Putting toddlers to bed by this time helps fight teenage obesity

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Putting Toddlers To Bed by This Time Helps Fight Teenage Obesity

By Keleigh Nealon, Buzz60

Parents all know what a nightmare bedtime can be, fighting kids who just don't want to go to sleep.

Now a new study lead by a professor at Ohio State University shows why it is so important not only for children to get a good night's rest, but to also get to bed early.

SEE ALSO: America throws away half of its edible produce

For preschoolers, this means helping fight teenage obesity and getting the kids to bed by 8 p.m.

Just an hour later doubles their risk of becoming obese. Hitting the sack earlier also benefits their social, emotional and cognitive development.

According to the CDC, about 17 percent of children and teens are obese.

Obesity can lead to heart disease and diabetes. Doctors in this study focused on bedtime, rather than wake-up time because setting a bedtime is easier to control.

Establishing a regular time to go to sleep improves the likelihood kids will get the amount of sleep they need and improve their health.

RELATED: Percentage of adults who get 7 hours of sleep per night in each state

52 PHOTOS
Percentage of adults who get 7 hours of sleep per night in each state
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Percentage of adults who get 7 hours of sleep per night in each state

Alabama: 61.2%

(Photo via Getty)

Alaska: 65%

(Photo via Getty)

Arizona: 66.7%

(Photo by Jaap Hart via Getty)

Arkansas: 62.6%

(Photo via Getty)

California: 66.4%

(Photo via Alamy)

Colorado: 71.5%

(Photo by Alan Copson via Getty)

Connecticut: 64.8%

(Photo by Denis Jr. Tangney via Getty)

Delaware: 62.4%

(Photo by Henryk Sadura via Getty)

District of Columbia: 67.8%

(Photo by Dennis Flaherty via Getty)

Florida: 64.2%

(Photo by Alexandros Voutsas via Alamy)

Georgia: 61.3%

(Photo via Getty)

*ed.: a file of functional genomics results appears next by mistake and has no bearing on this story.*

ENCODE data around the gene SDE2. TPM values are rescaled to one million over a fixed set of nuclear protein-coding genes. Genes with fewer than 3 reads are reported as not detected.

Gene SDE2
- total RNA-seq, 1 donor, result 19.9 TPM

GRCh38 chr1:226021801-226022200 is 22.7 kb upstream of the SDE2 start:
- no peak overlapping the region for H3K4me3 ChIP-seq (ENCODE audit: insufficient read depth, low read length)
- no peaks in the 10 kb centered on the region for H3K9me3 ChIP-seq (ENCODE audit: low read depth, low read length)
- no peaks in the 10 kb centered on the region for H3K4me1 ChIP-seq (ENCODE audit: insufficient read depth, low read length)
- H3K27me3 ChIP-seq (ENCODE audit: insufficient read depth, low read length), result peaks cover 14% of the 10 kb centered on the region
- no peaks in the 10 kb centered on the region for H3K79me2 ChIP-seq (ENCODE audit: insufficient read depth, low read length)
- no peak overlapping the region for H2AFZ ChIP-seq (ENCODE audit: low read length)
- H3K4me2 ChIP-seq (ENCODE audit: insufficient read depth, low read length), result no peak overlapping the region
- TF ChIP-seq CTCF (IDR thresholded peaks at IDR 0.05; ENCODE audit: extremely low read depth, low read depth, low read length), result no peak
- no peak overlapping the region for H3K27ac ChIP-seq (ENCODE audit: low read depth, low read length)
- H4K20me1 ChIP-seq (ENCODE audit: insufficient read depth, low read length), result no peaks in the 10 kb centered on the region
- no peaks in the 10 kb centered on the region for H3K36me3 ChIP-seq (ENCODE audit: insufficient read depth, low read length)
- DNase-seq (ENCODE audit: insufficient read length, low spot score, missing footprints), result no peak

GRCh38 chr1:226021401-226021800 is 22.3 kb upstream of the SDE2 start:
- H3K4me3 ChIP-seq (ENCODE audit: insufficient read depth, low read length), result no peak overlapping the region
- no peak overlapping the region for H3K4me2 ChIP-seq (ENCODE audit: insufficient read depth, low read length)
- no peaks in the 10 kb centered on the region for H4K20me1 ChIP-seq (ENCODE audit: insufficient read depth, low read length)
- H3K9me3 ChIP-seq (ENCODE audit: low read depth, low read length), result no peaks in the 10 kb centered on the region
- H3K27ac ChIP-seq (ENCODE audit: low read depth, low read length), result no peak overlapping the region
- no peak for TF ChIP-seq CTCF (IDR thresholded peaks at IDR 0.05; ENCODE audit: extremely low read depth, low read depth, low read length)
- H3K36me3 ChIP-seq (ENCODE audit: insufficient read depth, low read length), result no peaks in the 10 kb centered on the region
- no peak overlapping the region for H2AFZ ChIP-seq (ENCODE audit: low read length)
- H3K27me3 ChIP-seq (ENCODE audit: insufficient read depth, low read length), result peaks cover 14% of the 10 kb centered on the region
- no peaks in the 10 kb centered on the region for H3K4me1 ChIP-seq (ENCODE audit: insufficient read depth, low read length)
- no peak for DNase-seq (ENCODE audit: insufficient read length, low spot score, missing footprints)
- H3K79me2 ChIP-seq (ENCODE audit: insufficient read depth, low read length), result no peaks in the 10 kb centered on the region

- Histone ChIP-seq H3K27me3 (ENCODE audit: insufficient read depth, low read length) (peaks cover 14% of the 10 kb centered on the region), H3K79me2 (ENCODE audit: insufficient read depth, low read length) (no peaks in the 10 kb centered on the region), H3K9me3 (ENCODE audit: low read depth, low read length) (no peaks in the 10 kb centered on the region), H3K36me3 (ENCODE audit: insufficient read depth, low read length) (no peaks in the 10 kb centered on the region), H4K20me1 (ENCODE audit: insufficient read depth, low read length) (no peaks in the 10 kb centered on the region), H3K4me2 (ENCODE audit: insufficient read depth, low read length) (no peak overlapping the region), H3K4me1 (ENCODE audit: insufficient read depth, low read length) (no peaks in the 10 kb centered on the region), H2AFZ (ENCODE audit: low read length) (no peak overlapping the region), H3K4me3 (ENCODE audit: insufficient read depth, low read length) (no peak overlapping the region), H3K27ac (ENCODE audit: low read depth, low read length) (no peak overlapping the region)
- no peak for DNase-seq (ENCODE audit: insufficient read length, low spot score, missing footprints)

Hawaii: 56.1%

(Photo by Ingmar Wesemann via Getty)

Idaho: 69.4%

(Photo via Alamy)

Illinois: 65.6%

(Photo via Shutterstock)

Indiana: 61.5%

(Photo via Alamy)

Iowa: 69%

(Photo via Getty)

Kansas: 69.1%

(Photo via Getty)

Kentucky: 60.3%

(Photo via Shutterstock)

Louisiana: 63.7%

(Photo via Getty)

Maine: 67.1%

(Photo via Getty)

Maryland: 61.1%

(Photo via Getty)

Massachusetts: 65.5%

(Photo by Richard Cavalleri via Shutterstock)

Michigan: 61.3%

(Photo via Getty)

Minnesota: 70.8%

(Photo via Getty)

Mississippi: 63%

(Photo via Getty)

Missouri: 66%

(Photo via Shutterstock)

Montana: 69.3%

(Photo by Ed Reschke via Getty)

Nebraska: 69.6%

(Photo via Shutterstock)

Nevada: 63.8%

(Photo via Shutterstock)

New Hampshire: 67.5%

(Photo via Alamy)

New Jersey: 62.8%

(Photo via Getty)

New Mexico: 68%

(Photo via Getty)

New York: 61.6%

(Photo via Shutterstock)

North Carolina: 67.6%

(Photo by Walter Bibikow via Getty)

North Dakota: 68.2%

(Photo via Alamy)

Ohio: 62.1%

(Photo via Getty)

Oklahoma: 64.3%

(Photo via Alamy)

Oregon: 68.3%

(Photo by Bob Pool via Getty)

Pennsylvania: 62.5%

(Photo via Shutterstock)

Rhode Island: 63.3%

(Photo via Shutterstock)

South Carolina: 61.5%

(Photo via Getty)

South Dakota: 71.6%

(Photo via Getty)

Tennessee: 6.29%

(Photo via Getty)

Texas: 67%

(Photo via Getty)

Utah: 69.2%

(Photo via Shutterstock)

Vermont: 69%

(Photo by Denis Jr. Tangney via Getty)

Virginia: 64%

(Photo via Getty)

Washington: 68.2%

(Photo via Getty)

West Virginia: 61.6%

(Photo via Alamy)

Wisconsin: 67.8%

(Photo by Rudolf Balasko via Getty)

Wyoming: 68.7%

(Photo by Christopher Jackson via Shutterstock)

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